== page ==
""The Planet will heal itself," said Beast. "The damage will not be everlasting and soon we will be able to find food."
""But what about the Planet's anger?" Man demanded. "Am I to be cursed every night with these wailing spirits? Am I never to find rest, even as the land grows green again?"
""Perhaps if you were to beg the Planet for forgiveness," Beast suggested. "You could swear never to attempt to steal fire again."
""And be the Planet's most pitiful creature for all eternity? Always weak, always despised – all of nature against me and nothing to fight back with? No! The fire of Hell may be impossible to reach, but I will think of a way."
"Once again, Man sat down to think, while Beast went abroad in the land to search for prey. He crossed the river, which marked the edge of the fire's destruction, and travelled through a bleak canyon before he found a suitable area. When he returned, his coat was slick with perspiration and his head drooped in fatigue. Man, to his surprise, beamed at his return.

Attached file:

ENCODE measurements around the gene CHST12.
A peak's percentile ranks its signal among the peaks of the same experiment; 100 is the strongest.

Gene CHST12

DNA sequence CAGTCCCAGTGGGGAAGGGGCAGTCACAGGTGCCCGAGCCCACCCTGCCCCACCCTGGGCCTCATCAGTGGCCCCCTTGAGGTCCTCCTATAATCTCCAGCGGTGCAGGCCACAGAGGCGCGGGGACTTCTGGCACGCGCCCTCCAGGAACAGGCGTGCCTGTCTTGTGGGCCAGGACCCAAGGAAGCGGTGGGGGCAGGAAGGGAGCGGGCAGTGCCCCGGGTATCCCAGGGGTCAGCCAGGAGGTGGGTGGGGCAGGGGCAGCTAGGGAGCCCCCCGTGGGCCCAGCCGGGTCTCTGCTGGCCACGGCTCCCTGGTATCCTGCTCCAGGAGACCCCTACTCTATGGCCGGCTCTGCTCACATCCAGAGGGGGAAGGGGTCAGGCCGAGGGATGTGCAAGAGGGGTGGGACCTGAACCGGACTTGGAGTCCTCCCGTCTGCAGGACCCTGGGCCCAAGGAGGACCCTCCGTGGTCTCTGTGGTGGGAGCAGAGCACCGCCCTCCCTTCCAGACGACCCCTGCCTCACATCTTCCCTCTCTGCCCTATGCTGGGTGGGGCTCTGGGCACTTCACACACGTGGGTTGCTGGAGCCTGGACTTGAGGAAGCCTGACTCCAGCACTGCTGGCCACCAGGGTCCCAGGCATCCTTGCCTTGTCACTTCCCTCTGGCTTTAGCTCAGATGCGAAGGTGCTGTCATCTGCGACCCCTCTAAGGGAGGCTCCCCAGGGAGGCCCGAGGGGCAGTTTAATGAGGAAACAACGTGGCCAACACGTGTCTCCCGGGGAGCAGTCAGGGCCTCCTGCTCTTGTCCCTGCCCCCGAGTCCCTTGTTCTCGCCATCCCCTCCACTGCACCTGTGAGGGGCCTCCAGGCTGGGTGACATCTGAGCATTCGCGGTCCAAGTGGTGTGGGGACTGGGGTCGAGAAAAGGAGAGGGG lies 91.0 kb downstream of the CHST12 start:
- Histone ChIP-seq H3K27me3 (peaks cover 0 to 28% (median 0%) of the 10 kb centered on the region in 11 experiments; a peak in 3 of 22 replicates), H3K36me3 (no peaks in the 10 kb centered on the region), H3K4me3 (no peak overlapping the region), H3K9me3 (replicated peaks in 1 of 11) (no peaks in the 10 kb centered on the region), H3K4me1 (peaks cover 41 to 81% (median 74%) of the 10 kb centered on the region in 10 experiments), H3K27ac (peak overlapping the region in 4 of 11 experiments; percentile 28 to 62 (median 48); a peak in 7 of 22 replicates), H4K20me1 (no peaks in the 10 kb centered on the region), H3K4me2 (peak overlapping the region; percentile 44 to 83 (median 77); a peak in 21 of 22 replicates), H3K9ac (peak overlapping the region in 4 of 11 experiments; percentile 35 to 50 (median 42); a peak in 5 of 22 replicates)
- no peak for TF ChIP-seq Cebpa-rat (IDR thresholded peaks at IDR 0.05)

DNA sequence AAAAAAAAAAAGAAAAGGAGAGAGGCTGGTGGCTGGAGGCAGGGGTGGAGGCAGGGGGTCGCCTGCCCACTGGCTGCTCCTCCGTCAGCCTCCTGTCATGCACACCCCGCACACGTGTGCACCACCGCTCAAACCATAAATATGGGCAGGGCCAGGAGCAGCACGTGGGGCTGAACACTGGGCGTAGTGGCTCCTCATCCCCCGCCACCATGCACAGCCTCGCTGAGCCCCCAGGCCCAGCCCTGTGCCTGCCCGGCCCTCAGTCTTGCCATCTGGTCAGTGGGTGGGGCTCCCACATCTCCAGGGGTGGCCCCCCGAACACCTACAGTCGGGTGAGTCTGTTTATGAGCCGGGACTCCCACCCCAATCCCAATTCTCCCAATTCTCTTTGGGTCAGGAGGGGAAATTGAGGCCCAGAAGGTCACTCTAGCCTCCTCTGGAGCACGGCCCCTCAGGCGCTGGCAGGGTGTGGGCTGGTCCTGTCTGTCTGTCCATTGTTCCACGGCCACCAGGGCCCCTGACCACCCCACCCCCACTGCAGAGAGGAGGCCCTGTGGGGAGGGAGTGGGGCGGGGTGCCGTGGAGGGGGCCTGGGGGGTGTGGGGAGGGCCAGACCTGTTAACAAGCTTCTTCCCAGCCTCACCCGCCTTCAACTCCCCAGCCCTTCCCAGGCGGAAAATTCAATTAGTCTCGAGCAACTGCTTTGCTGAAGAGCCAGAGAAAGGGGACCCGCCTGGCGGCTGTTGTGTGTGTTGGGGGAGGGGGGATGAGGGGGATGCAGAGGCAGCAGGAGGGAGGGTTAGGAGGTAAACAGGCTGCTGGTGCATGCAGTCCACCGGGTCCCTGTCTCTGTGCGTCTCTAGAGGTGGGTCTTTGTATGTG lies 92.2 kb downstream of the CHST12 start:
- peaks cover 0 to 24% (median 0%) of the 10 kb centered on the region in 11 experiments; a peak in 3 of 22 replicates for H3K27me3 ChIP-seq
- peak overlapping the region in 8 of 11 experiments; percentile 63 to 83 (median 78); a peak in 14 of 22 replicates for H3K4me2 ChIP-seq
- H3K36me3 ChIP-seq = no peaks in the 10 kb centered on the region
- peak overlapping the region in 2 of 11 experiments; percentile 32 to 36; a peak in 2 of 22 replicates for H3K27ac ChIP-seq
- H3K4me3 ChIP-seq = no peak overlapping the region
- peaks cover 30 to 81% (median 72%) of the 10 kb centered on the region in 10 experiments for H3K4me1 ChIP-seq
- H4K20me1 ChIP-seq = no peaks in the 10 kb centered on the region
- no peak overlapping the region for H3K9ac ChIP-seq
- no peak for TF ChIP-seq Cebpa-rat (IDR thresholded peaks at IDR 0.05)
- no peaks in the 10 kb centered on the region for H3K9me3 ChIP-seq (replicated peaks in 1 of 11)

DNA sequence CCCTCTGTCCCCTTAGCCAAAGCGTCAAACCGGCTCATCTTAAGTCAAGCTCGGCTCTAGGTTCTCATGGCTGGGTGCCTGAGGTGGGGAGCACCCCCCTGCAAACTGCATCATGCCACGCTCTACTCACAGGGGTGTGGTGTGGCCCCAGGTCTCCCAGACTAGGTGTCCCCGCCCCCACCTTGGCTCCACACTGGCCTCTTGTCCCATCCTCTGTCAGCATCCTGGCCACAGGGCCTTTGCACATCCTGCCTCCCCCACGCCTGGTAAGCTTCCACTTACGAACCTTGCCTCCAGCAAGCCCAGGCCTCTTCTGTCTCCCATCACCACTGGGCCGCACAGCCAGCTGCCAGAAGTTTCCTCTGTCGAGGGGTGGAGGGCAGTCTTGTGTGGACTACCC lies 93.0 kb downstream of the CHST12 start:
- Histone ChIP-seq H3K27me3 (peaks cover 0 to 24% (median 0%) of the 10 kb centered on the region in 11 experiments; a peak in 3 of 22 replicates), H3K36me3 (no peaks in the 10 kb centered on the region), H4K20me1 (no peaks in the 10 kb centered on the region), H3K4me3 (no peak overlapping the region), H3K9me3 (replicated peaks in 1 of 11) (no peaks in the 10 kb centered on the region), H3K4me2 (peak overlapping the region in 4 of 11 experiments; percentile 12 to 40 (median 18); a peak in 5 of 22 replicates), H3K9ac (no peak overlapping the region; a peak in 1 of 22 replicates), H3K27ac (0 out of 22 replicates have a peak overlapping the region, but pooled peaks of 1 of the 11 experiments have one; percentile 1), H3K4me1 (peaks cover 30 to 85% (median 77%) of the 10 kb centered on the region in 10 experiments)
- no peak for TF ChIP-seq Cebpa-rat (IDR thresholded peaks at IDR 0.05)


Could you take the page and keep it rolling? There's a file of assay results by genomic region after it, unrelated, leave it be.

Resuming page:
""Beast! I have been waiting for you. Come, bring the food to me. I won't mind to suffer it raw, for I have an idea and if it works I will never have to eat raw meat again!"
"Beast dropped the meat next to Man, who was sitting outside the cave. "What is your idea?" he asked.
""Simple," said Man. "I cannot retrieve fire from the pit of Hell, so you must go in my place."
"At first, Beast thought that his ears weren't working properly. "What did you say?"
""I think you are the only one who can do this," Man explained. "Though the Planet has been frugal in her gifts to me, she has been generous with you. Your nose will lead you right, your eyes will pierce through the darkness of the pit, and your thick fur will withstand the heat."
""But the Planet charged you with this task," Beast stammered. "I mean – it's not proper, that one such as I… a mere beast…"